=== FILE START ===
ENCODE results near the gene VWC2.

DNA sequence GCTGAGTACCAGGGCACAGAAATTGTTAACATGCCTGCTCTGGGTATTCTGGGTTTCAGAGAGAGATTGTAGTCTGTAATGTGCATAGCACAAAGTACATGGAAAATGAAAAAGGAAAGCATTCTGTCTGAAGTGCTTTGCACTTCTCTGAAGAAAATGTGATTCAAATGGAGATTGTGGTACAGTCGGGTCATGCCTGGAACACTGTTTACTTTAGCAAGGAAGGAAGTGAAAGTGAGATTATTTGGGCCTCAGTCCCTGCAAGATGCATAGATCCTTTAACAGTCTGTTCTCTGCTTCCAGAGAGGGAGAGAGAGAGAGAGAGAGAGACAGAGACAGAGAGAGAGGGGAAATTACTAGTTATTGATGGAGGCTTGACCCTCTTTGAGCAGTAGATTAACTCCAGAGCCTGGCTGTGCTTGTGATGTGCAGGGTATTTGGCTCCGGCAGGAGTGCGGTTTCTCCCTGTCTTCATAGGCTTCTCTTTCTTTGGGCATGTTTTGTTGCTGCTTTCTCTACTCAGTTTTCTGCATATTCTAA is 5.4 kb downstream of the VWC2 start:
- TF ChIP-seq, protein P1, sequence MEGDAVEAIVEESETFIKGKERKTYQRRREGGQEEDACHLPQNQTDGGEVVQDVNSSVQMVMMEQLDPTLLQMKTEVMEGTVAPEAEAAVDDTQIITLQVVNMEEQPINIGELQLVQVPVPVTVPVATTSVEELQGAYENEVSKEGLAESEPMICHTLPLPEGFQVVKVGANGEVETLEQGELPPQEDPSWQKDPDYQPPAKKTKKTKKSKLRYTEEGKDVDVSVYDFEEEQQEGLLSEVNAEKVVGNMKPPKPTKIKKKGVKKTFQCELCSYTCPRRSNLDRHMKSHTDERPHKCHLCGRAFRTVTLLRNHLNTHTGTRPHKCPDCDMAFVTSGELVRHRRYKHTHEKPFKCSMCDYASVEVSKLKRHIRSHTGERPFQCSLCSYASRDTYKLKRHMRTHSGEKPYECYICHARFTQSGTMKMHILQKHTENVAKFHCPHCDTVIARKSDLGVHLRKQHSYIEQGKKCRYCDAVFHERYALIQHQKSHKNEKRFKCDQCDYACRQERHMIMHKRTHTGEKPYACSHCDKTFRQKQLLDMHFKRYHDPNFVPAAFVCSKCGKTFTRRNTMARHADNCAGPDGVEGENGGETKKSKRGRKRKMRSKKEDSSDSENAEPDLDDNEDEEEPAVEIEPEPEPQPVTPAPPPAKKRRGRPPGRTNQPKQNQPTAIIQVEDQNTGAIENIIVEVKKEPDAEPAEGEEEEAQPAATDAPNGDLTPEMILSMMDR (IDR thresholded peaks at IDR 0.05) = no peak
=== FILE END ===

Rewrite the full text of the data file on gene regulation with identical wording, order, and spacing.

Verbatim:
ENCODE results near the gene VWC2.

DNA sequence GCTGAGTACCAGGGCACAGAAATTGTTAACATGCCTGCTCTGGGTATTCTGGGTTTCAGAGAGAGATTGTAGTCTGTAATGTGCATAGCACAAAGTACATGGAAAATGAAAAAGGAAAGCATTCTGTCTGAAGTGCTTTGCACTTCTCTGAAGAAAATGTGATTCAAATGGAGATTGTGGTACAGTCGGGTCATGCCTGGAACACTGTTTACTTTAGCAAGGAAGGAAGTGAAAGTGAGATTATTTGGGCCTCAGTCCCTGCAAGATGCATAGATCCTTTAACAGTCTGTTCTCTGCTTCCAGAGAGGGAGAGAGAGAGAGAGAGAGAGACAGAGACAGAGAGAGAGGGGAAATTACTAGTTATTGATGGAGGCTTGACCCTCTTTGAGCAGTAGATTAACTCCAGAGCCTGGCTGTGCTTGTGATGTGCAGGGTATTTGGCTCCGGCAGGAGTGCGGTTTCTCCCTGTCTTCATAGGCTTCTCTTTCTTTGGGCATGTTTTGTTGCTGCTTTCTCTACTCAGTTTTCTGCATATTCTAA is 5.4 kb downstream of the VWC2 start:
- TF ChIP-seq, protein P1, sequence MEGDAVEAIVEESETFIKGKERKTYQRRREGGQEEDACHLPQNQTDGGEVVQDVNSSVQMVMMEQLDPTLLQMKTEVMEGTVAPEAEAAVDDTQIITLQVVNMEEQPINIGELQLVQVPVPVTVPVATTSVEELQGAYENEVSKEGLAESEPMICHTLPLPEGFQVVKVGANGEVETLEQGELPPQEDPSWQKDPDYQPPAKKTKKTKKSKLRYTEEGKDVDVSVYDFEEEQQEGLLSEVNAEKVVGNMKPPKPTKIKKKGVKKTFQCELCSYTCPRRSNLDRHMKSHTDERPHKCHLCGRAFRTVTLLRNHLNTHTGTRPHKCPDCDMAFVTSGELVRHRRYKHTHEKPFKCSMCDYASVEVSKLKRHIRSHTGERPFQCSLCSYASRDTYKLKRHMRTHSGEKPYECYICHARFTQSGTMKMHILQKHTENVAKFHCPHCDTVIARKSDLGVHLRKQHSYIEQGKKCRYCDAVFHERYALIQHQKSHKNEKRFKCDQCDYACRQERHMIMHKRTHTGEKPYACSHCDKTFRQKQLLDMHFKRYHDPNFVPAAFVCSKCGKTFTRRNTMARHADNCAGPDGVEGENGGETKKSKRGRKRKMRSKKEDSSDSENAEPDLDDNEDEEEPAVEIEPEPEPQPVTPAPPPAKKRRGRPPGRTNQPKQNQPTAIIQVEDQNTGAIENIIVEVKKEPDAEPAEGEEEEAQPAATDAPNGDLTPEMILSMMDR (IDR thresholded peaks at IDR 0.05) = no peak